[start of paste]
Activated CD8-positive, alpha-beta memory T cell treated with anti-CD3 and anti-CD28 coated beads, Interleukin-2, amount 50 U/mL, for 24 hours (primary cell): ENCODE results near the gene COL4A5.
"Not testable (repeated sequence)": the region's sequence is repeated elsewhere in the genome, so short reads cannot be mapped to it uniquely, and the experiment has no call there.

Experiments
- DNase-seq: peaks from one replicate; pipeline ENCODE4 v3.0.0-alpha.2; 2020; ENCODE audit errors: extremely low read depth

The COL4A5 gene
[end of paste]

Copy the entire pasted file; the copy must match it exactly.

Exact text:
Activated CD8-positive, alpha-beta memory T cell treated with anti-CD3 and anti-CD28 coated beads, Interleukin-2, amount 50 U/mL, for 24 hours (primary cell): ENCODE results near the gene COL4A5.
"Not testable (repeated sequence)": the region's sequence is repeated elsewhere in the genome, so short reads cannot be mapped to it uniquely, and the experiment has no call there.

Experiments
- DNase-seq: peaks from one replicate; pipeline ENCODE4 v3.0.0-alpha.2; 2020; ENCODE audit errors: extremely low read depth

The COL4A5 gene